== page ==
South Shields hospital campaigners lose legal battle over services move
Campaigners appear to have lost their lengthy battle against the departure of health services from their doorstep.
The Save South Tyneside Hospital group took its challenge against the overhaul of South Shields stroke, maternity and paediatric services to London’s Court of Appeal late last year.
Specialist lawyers on behalf of the group argued that the decision-making process over the transfer of services to Sunderland Royal Hospital was essentially pre-determined before a public consultation process in 2017.
But two judges at the Court of Appeal have now ruled that “there was genuine engagement with the public” during each stage of the process and that South Tyneside and Sunderland Clinical Commissioning Groups’ (CCGs) “primary concern was not to reduce costs but to secure improved services”.
A High Court judge blocked Save South Tyneside Hospital's initial opposition to the CCGs’ decision in 2018.
The group, which fears the extra travelling time in reaching Sunderland will put patients at risk while creating further stress and inconvenience for their families, then forced last November’s Court of Appeal hearing.
But the CCGs insist the changes are in the best interests of people across South Tyneside and Sunderland.
Maternity care now consists of a consultant-led unit in Sunderland and a midwife-led department on South Tyneside.
Paediatric services combine daytime emergency provision on South Tyneside with 24/7 provision in Sunderland.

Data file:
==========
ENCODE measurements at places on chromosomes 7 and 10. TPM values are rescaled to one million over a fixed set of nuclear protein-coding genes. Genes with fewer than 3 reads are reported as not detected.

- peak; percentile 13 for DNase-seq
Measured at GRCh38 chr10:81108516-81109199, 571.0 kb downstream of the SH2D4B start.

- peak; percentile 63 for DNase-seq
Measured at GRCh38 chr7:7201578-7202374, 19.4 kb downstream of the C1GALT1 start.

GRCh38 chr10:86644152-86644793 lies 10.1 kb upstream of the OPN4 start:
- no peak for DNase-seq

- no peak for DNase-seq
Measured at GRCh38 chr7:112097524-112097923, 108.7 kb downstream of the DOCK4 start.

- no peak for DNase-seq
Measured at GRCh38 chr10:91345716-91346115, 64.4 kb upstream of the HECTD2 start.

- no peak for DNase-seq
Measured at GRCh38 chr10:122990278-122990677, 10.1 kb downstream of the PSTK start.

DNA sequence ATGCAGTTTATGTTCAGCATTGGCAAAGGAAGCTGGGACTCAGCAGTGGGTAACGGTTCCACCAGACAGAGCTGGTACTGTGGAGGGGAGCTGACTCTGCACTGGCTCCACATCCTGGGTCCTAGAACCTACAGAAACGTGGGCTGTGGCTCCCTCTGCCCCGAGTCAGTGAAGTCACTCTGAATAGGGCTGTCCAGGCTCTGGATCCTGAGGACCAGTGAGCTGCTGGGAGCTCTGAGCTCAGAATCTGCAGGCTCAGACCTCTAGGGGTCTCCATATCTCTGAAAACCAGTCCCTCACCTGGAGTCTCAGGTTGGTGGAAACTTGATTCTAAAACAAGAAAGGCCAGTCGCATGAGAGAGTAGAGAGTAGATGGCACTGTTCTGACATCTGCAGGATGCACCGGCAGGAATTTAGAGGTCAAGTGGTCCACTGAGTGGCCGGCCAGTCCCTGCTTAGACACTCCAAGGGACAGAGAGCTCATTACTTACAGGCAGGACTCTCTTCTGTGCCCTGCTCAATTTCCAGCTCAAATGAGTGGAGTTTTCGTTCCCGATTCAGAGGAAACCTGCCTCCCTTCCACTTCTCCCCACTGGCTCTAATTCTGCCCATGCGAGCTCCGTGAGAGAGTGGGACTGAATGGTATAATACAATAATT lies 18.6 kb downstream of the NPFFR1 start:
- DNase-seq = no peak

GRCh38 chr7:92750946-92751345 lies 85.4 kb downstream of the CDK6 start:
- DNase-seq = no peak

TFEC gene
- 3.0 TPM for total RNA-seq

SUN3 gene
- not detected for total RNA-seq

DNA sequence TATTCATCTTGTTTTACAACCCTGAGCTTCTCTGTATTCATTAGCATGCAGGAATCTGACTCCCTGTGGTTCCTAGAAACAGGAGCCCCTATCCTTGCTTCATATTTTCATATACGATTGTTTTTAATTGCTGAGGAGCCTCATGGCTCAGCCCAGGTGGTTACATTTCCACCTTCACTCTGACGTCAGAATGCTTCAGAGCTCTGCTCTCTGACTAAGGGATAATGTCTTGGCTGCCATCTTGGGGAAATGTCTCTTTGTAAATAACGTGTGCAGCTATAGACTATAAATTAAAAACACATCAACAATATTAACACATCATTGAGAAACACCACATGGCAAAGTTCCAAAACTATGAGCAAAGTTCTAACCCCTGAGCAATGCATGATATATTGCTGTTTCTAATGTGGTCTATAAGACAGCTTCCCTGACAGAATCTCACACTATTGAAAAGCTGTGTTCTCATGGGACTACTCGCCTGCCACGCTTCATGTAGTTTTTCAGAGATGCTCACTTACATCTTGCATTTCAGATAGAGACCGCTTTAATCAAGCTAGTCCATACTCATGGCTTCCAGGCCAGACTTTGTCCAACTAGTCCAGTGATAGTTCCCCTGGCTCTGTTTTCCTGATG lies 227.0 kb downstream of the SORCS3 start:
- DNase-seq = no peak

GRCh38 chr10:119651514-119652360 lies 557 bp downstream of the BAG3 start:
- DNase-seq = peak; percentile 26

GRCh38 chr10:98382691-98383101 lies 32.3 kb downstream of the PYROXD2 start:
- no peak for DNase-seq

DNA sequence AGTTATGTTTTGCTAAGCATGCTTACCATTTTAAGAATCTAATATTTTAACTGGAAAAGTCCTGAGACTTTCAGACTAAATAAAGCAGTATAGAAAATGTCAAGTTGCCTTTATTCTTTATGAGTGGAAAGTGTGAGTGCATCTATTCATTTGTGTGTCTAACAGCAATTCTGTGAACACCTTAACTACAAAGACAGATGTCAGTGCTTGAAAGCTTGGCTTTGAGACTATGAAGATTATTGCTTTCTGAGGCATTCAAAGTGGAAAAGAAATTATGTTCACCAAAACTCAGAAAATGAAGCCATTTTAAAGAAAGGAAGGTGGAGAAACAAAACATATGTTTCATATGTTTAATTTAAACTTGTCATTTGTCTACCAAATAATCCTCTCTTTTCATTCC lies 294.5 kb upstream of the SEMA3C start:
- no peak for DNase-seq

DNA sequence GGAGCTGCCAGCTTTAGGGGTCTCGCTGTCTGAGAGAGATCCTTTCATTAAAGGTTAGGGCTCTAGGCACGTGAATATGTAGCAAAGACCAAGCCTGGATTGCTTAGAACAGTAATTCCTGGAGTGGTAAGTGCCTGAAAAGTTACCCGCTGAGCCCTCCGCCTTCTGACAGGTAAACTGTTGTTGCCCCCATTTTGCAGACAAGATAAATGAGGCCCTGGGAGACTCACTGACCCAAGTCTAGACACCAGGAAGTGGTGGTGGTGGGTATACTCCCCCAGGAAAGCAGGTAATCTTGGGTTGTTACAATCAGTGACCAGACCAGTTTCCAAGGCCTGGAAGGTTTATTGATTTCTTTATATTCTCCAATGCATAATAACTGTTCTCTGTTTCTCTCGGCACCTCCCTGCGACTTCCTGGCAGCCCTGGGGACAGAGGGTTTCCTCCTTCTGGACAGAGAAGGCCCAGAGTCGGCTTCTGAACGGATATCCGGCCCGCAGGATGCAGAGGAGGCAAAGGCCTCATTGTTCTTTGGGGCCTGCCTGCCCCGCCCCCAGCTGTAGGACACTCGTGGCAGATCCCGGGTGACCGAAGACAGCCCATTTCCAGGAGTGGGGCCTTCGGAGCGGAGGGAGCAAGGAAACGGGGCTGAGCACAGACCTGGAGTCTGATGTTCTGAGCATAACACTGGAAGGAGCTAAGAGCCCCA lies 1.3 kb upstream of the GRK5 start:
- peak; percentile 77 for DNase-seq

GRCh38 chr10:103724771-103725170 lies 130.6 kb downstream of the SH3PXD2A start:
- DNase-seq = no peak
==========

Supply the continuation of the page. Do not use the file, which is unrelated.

Matt Brown, director at NHS South Tyneside CCG, speaking on behalf of both CCGs, said he was pleased by the latest verdict and added: “Throughout we have always said that these changes are about doing what is right for our patients and protecting vulnerable hospital services which are much safer and more sustainable since we implemented all the changes at the start of August 2019.
“This week we are celebrating 100 babies who’ve been born in South Tyneside since the summer, and we continue to see better care and outcomes for people who suffer a stroke as a direct consequence to the changes we have made.
“We can now finally conclude what has been a lengthy legal process and most importantly we’d like to thank our hardworking fantastic clinical teams without whom we would not have the excellent care they provide to their patients.”
Roger Nettleship, the chairman of the campaign group, which attracted around 30,000 signatures, said: “Of course everyone is very disappointed and we are still discussing the implications of the outcome with our solicitors.”
He added that Save South Tyneside Hospital would still fight to “protect other vital services in South Tyneside Hospital”.